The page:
Tag Archives: penalties

Vote delayed on changing DUI, drug possession penalties

The sponsor of a bill aimed to increase penalties for offenders convicted of multiple DUIs and decrease the punishment for those found carrying small amounts of drugs pulled back the measure on Thursday amid questions from his House colleagues.

further from The Tennessean:

The bill, sponsored by Rep. William Lamberth, R-Cottontown, would make three or more convictions for simple possession of any drug — including marijuana and cocaine — a misdemeanor. Simple possession is when someone has an illegal substance for personal use — they don’t plan on delivering or selling it.

Lamberth’s bill also would increase the penalties for offenders convicted of multiple DUIs and carjackings.

The legislation, which received approval in four separate House committees, was set for a vote on Thursday but hit a barrier after lawmakers discussed the measure for nearly 40 minutes, which included two attempts to cut off debate.

Rep. Mike Stewart, D-Nashville, attempted to amend the bill in two ways. His first amendment sought to exclude harder drugs, including methamphetamine and cocaine, from the changes to multiple convictions of simple possession; the second would have gutted the entire bill and made possession of marijuana a misdemeanor offense.

While both of Stewart’s amendments failed, the bill was altered to remove heroin from the conviction changes.

Some lawmakers, including Rep. Rick Womick, R-Rockvale, said they supported the DUI aspects of the bill but were concerned about the portion pertaining to drugs.

“Throughout my entire life, I’ve been taught to temper justice with mercy,” Lamberth said, while defending the bill. He noted that those with three or more simple possession convictions would actually face more jail time than they do today, but a felony would not be on their record.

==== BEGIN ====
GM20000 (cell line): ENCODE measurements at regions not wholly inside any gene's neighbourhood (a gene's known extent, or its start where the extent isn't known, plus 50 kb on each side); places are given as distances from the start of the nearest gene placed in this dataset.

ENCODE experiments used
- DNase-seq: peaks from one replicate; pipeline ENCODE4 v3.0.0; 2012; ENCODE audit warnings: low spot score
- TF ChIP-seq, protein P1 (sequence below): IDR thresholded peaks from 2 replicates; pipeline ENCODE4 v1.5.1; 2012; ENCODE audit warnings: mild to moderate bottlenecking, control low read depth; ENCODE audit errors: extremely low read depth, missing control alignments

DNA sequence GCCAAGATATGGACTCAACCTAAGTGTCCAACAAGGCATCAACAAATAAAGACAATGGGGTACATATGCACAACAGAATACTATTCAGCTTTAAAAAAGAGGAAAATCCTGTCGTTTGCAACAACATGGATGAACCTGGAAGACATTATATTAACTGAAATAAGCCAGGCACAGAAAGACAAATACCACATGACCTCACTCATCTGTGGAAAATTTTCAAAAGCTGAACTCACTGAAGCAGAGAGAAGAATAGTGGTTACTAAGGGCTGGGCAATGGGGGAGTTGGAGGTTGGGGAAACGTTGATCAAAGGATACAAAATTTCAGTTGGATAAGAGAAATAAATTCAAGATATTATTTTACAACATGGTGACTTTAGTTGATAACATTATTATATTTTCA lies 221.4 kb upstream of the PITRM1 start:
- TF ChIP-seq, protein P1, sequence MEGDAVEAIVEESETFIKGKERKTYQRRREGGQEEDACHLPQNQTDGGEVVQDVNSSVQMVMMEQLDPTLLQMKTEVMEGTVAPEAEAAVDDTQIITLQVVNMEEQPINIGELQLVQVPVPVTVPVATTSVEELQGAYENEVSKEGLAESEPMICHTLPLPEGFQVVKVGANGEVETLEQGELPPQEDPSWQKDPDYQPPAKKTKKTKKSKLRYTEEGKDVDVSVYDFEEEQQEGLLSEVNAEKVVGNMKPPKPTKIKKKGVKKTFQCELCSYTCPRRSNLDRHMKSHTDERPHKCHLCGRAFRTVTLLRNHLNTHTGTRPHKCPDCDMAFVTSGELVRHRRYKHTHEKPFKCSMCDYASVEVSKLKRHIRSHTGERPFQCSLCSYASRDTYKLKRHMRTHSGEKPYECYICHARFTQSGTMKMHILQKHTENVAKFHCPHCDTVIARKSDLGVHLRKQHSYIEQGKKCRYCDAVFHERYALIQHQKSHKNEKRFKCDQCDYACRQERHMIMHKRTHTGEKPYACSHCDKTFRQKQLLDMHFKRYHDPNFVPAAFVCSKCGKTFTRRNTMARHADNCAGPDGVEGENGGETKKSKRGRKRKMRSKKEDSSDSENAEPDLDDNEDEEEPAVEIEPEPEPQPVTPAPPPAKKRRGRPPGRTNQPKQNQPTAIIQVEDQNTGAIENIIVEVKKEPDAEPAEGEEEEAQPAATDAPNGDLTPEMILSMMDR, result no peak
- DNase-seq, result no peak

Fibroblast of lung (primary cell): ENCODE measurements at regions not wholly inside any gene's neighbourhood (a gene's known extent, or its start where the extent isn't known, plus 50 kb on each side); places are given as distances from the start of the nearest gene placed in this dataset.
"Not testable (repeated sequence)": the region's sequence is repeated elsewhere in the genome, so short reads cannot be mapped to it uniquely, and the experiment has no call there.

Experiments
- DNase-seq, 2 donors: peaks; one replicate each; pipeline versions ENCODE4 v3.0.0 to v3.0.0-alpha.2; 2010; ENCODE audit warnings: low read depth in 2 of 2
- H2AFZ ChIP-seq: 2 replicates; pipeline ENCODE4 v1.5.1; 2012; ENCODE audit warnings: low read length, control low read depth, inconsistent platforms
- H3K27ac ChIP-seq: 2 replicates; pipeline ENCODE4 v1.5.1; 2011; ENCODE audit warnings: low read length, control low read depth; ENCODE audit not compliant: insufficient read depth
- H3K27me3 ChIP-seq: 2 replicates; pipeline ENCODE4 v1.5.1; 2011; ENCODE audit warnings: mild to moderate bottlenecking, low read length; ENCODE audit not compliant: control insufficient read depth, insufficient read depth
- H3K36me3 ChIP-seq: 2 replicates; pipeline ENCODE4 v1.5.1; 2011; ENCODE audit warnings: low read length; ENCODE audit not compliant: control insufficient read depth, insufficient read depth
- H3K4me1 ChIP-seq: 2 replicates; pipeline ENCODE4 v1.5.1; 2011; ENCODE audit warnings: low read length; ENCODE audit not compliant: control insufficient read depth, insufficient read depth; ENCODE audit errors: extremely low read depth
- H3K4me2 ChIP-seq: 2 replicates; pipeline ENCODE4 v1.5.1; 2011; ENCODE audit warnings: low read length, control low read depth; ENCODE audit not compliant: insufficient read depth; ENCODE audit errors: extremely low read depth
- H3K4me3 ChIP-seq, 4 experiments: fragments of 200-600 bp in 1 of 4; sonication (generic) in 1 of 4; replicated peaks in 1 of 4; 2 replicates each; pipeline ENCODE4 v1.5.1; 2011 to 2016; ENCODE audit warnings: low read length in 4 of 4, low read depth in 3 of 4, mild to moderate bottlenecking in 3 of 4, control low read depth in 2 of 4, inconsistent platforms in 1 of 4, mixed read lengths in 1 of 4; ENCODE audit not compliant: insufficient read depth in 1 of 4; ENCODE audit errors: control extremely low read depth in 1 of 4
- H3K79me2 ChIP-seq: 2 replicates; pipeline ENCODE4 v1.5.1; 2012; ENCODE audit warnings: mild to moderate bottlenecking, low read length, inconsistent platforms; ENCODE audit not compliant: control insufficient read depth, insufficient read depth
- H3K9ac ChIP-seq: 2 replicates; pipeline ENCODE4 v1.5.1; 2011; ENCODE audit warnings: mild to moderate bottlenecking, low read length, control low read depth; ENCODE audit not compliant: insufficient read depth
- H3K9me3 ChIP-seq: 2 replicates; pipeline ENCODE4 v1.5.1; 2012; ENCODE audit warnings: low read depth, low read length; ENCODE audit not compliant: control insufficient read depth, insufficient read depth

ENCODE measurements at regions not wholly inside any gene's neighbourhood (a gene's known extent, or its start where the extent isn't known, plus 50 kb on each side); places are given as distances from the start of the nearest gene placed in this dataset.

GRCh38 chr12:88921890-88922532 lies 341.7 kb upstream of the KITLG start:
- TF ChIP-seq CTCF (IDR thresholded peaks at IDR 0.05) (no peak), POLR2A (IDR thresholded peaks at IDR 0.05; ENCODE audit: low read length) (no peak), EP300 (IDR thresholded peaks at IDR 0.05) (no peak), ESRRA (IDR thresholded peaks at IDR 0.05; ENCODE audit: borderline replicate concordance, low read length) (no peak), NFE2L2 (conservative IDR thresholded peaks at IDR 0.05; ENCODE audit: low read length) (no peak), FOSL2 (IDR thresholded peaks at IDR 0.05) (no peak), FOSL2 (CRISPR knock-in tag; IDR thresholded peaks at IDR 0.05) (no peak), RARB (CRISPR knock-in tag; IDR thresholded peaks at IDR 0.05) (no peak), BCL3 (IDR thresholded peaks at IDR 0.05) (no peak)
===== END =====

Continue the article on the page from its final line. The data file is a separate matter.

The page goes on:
On Making the Punishment Fit the Profession, Not the Crime

Enhancing criminal penalties has long been a favored pursuit of lawmakers, the major restraint on this inclination being the cost to taxpayers of locking up the wrongdoers and provisions of state law and legislative rules that say the enhanced spending must be covered in the state budget.
An interesting debate back in the 2013 legislative session, worthy of more attention than it received as us media types focused on stuff deemed more interesting in the fast-action session, concerned what may be seen an evolution of compromise in this inherent conflict.
That is, enhance the punishment, but only when the victim is a member of a chosen profession.
The chosen professional victims in this year’s session were doctors, nurses and other health care providers in one bill (HB306) and firefighters and emergency workers in another (SB66). Starting July 1, the effective date of both new laws, if you, for example, punch an on-the-job paramedic (covered by both laws), the maximum penalty upon conviction of assault will be more severe than if you punched a preacher, a retired grandmother or a newspaper reporter.

Continue reading

Ethics Commission Levies $10K Penalties Against 3 Planning Commissioners

The Tennessee Ethics Commission has decided against penalizing 28 planning commissioners around the state who filed financial disclosures late, while voting to levy fines of $10,000 each against three who failed to file any report at all.
City, county and regional planning commissioners were not required to file the financial disclosure statements demanded of most local government officials until this year. A bill passed by the Legislature last year mandated the filings for the first time and they were due Jan. 31.
Drew Rawlins, executive director of the Bureau of Ethics and Campaign Finance, had some difficulty in notifying planning commissioners around the state of the new law since it appears there is no listing of all in any one place. And he said that some planning commissioners — many of whom serve on a voluntary, unpaid basis — apparently resigned rather than file a statement listing their financial interests.
“We’ve had several planning commissioners call and say, ‘I’m resigning. I’m not going to file’,” he told the commission.
Later, Rawlins said staff did not keep a record of how many such calls were received.
“It might not have been more than 10 or 15,” he said. “Some just called and cussed us out. … They were not happy about doing this.”
Rawlins and the commissioners said during their discussion that, given the requirement was new, those who filed after the deadline — some more than two months late — would simply get a letter saying the commission would take no action, but they would be subject to penalty for late filing if late again next year. The penalty for late filing can be up to $25 per day.
On the other hand, those who had received a notice of the law and never filed a report despite follow-up letters after the deadline had passed, will face the maximum penalty for failure to file, $10,000.